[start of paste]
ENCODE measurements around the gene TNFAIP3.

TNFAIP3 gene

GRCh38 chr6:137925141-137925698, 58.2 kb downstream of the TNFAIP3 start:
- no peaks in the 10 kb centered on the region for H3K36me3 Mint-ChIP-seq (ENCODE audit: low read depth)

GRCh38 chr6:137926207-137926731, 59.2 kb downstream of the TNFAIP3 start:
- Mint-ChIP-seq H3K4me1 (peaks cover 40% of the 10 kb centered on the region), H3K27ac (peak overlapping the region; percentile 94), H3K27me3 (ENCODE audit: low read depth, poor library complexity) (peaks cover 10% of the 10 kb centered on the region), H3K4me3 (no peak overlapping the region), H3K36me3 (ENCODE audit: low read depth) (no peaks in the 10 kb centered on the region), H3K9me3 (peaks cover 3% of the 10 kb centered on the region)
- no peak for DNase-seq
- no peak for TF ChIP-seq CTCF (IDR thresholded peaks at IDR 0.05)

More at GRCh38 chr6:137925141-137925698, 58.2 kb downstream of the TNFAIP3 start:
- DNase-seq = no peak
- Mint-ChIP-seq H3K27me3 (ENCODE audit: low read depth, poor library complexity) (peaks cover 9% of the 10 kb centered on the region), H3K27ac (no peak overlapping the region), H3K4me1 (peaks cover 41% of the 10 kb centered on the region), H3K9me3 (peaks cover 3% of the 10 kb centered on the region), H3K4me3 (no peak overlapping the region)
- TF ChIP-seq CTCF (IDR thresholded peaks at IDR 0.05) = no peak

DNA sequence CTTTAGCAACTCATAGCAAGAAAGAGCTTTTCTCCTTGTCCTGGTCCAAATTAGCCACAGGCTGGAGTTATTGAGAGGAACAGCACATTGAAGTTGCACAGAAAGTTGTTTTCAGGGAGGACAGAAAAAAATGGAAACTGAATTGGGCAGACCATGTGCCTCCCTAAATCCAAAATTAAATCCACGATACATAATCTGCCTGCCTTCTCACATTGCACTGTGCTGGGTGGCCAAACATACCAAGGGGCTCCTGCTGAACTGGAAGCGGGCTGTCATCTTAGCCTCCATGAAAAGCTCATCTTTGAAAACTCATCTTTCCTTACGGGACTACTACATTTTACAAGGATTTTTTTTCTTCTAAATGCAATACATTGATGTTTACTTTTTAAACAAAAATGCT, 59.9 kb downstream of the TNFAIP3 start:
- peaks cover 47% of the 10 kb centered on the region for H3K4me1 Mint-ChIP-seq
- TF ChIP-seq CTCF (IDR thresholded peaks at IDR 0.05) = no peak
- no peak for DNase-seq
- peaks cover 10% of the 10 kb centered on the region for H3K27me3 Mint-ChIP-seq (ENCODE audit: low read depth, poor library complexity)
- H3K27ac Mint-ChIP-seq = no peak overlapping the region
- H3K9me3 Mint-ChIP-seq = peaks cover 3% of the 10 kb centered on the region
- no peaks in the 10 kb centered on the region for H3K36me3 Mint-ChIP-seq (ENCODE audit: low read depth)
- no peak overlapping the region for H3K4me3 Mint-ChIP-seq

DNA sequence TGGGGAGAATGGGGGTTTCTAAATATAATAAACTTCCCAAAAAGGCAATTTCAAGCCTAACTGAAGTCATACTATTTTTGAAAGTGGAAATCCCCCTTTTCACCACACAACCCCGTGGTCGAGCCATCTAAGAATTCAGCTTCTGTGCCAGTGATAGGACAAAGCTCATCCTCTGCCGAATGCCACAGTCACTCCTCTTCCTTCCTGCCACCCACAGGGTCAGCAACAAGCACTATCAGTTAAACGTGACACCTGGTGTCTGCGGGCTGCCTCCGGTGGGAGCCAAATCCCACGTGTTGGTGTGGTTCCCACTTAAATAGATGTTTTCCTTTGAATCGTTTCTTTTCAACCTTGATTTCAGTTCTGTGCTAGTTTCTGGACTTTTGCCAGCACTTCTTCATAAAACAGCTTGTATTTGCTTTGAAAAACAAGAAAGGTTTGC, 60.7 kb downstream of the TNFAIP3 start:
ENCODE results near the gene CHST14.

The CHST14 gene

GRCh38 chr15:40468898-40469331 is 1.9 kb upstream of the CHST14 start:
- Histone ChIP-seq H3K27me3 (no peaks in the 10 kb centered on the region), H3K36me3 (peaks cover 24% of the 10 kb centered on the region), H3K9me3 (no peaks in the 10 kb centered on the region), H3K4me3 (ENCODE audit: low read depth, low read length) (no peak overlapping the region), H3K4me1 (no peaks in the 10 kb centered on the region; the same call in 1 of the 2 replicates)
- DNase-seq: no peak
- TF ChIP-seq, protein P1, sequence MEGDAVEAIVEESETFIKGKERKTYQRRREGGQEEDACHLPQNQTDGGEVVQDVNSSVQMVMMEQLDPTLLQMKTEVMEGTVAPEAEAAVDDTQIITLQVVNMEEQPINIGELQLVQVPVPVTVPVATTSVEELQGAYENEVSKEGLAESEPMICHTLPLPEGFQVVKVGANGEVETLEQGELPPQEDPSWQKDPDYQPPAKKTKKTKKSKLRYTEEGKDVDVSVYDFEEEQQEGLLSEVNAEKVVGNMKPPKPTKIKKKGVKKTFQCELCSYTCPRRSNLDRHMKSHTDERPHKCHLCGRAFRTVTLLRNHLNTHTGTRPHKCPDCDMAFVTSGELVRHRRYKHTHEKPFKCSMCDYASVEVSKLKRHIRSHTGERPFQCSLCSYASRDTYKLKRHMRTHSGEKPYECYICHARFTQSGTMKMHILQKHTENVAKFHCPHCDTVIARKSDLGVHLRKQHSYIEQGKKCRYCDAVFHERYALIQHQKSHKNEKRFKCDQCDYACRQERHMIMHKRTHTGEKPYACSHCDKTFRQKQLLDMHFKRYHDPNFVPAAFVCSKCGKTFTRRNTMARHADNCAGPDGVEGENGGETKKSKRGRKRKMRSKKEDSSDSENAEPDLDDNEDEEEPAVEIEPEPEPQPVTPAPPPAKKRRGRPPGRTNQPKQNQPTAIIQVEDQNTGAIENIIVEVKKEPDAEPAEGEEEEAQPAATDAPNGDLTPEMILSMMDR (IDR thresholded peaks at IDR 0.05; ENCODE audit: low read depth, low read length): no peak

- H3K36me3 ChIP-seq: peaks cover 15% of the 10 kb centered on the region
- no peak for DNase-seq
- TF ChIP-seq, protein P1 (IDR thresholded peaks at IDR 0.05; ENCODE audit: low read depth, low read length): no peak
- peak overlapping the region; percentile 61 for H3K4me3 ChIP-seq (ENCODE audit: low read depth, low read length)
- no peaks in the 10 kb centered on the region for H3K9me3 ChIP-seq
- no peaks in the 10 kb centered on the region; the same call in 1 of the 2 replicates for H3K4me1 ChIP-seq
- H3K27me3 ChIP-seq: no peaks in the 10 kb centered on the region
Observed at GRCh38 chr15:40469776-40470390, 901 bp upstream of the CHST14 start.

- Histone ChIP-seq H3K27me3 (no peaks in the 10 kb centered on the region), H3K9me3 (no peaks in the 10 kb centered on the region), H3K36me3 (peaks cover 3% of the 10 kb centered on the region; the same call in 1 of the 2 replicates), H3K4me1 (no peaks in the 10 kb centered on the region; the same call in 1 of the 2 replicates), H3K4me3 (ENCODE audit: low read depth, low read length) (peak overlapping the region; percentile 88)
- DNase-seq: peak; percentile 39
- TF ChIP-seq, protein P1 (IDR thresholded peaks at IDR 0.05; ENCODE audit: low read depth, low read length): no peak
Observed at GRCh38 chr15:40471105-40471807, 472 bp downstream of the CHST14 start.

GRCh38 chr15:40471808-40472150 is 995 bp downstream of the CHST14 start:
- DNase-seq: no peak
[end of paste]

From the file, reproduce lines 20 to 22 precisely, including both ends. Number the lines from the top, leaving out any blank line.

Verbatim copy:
- no peaks in the 10 kb centered on the region for H3K36me3 Mint-ChIP-seq (ENCODE audit: low read depth)
- no peak overlapping the region for H3K4me3 Mint-ChIP-seq

DNA sequence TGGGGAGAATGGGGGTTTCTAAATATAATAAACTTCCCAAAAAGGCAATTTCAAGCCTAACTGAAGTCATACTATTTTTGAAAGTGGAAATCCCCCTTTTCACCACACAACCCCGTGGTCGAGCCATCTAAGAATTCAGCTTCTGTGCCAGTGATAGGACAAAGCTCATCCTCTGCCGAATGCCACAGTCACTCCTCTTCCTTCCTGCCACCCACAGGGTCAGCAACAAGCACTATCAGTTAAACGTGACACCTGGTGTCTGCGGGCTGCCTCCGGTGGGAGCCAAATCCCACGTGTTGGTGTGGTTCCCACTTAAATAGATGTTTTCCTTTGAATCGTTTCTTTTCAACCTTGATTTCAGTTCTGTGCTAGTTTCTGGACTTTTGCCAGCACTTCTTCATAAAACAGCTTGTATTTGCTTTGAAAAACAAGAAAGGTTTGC, 60.7 kb downstream of the TNFAIP3 start: